Another Day Jim

Jim was convinced this was going to be his lucky day. Luck wasn't exactly the first word that entered your mind when you met Jim. He was a happy go-lucky guy who enjoyed life despite the fact that life hadn't been particularly fortunate to him. Even the day of his birth Lady Luck seemed to be smiling on everyone but him as either he lost his parents or, more probably, his parents seemed to have lost him - if parents he ever had.

As a result he was brought up by a dragon-like, elderly lady who instilled in him the importance of finding a name other than Jim, at which he was volubly assisted by a classful of young prep-school brats who gratefully proposed several such appelations none of which Jim felt particularly at home with, and of which only one stuck.

Jim was a bright intelligent boy who enjoyed researching things of all kinds. Indeed, it was the general opinion of most of his teachers that he would go far in whatever direction he chose to go. Until, at least, his teacher had the bad luck to mistake a single letter on a chemical formula for an after school experiment to be conducted by several of the more promising school boys; The bad luck might have been the teacher's but it was Jim who concocted the explosive mixture. So the school got a new science laboratory paid for by the insurance but all Jim got was a ceremonial boot in a rather sensitive part of his anatomy.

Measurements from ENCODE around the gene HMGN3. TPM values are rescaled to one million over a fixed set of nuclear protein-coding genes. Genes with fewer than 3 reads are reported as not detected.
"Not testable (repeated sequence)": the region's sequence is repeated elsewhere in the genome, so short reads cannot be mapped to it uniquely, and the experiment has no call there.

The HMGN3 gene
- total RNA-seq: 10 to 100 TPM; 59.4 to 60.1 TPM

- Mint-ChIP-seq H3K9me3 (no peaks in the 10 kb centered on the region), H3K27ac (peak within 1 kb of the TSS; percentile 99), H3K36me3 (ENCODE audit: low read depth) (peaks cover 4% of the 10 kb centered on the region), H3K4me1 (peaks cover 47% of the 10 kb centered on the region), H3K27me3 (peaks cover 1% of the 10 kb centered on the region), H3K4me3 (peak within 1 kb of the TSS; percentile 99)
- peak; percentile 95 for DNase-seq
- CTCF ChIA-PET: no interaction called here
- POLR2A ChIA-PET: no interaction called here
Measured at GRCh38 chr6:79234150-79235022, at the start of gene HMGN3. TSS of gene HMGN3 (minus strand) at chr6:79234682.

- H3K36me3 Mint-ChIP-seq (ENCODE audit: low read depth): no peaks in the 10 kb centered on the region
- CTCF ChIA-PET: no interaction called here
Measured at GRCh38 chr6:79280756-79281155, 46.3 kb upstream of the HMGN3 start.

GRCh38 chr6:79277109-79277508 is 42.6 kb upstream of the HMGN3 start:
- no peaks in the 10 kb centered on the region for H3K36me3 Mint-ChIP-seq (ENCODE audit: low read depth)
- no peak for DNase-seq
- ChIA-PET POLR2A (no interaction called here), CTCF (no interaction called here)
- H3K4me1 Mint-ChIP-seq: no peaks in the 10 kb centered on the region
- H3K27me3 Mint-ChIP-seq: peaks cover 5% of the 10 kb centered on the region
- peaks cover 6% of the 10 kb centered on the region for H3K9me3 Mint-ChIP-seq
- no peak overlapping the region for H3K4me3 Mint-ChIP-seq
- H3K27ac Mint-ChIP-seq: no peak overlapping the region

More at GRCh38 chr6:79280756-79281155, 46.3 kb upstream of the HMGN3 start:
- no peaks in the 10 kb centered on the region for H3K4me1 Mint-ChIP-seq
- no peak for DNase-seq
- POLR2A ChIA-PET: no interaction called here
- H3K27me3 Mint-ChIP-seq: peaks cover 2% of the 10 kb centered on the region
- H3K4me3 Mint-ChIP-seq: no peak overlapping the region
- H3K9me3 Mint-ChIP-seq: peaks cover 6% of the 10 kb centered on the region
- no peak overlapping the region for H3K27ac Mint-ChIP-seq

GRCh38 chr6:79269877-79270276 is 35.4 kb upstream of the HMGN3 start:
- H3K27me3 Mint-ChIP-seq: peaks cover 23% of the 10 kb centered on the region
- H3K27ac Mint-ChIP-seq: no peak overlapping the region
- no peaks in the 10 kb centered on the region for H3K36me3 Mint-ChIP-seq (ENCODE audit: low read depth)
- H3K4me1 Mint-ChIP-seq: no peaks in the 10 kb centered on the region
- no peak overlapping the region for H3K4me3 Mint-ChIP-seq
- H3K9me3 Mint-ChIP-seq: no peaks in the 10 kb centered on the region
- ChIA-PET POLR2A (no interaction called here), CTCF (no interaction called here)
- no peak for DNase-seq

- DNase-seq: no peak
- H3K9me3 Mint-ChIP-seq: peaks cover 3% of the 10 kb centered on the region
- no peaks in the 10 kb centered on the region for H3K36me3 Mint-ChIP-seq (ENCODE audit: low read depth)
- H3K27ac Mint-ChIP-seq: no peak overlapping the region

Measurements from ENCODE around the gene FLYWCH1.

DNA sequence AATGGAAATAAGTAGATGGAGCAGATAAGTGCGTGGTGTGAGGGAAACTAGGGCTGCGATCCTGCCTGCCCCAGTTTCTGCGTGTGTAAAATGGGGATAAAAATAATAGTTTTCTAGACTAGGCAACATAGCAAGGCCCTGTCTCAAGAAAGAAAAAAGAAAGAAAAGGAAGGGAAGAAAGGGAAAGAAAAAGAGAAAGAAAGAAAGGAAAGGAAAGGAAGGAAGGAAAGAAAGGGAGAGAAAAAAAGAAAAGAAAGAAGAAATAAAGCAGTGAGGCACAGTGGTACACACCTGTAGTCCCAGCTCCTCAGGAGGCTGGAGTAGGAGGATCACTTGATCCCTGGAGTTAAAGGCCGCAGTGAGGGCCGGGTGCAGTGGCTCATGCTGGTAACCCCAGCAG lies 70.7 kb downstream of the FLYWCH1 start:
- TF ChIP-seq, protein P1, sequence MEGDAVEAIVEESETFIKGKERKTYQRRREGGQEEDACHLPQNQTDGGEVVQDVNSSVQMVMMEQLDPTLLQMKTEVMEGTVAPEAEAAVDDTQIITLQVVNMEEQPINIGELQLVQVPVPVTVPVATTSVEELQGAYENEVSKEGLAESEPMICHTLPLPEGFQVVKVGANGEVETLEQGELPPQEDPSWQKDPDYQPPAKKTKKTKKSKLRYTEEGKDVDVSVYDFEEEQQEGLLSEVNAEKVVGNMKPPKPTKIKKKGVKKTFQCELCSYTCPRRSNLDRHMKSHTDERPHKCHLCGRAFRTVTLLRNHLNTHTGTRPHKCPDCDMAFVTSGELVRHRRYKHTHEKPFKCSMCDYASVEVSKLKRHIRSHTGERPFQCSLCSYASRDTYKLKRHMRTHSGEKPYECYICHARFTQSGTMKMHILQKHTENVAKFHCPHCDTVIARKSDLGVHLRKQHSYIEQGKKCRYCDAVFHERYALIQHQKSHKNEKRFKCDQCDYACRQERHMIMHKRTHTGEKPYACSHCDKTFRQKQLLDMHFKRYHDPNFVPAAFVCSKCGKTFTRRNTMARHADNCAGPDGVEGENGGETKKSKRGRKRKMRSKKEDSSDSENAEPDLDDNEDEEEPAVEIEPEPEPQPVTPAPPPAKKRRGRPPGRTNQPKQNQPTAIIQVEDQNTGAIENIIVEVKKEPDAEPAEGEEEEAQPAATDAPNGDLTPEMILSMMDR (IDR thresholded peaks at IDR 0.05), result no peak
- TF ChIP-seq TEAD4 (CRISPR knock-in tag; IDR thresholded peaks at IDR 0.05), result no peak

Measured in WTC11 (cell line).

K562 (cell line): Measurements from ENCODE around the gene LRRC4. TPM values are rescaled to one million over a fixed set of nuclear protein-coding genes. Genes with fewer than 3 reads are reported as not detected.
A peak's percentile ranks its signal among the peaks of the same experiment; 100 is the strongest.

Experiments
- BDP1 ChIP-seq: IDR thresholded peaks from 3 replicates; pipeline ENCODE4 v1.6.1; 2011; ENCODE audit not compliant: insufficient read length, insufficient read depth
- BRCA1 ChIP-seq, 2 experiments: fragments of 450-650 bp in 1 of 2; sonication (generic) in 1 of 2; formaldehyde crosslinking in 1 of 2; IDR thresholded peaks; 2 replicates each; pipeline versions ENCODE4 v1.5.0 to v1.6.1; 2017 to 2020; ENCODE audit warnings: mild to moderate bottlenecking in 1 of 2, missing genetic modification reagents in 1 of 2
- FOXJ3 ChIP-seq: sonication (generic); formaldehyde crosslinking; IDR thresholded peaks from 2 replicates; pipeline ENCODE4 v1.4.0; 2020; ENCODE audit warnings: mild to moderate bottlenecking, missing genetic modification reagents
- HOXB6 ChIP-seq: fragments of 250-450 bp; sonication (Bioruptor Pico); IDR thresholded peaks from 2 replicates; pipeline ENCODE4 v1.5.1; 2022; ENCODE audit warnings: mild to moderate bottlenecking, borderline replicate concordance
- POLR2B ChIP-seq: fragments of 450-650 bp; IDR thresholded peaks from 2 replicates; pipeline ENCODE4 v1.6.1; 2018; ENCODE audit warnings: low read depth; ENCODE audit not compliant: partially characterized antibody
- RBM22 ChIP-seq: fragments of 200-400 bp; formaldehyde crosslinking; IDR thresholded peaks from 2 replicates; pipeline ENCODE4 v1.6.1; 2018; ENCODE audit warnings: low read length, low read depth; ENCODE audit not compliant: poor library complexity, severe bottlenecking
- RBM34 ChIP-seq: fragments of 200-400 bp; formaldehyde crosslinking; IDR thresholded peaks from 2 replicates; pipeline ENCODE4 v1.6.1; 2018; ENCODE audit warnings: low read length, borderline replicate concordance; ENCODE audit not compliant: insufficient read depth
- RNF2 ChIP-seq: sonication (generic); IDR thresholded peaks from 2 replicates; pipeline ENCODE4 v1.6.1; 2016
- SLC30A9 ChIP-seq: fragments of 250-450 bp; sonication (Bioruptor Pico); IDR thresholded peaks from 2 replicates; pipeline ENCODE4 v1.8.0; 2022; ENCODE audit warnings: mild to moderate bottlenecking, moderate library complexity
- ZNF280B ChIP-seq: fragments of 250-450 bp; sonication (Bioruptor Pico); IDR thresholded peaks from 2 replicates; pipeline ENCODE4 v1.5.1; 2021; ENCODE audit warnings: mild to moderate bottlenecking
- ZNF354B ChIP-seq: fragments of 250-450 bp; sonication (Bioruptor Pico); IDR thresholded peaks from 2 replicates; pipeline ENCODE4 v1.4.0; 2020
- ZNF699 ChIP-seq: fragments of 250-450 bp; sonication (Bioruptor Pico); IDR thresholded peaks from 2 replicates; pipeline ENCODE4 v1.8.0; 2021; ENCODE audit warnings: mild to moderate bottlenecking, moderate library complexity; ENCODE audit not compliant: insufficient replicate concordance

So Jim returned home and did his best to eke out some sort of a living as a writer. Indeed, he was quite talented at it and several people seemed interested in his work. A friend even promised to do what he could to alert an uncle of his who was in the publishing business, so at last it seemed Jim's luck was changing. Well, indeed it was. Jim's work was read and published and the author soon became a household name... at least the supposed author. For when showing the work to his publishing uncle Jim's friend had actually taken all the credit to himself, conveniently forgetting to mention that it was actually Jim who had written such wonderful masterpieces.

It was then that his one stroke of luck really came about. After a short but difficult illness the dragon finally became no more. At last, Jim was free of her constant taunting about her name and revelling in the prospect of the will. Jim was convinced there could be no other other inheritor than he, and so it was with great excitement that he learnt two days after the funeral that he was now the proud proprietor of several thousand pounds worth of debt and a totally unsellable country mansion. Negociations with the state brought an offer to take over the house at zero cost if Jim promised to vacate within the week. But Jim's hope of obtaining reverse death duties, i.e. have the state pay him taxes for inheriting nothing but debts failed to materialise. It was just two days after relinquishing the house that the Van Gogh was found.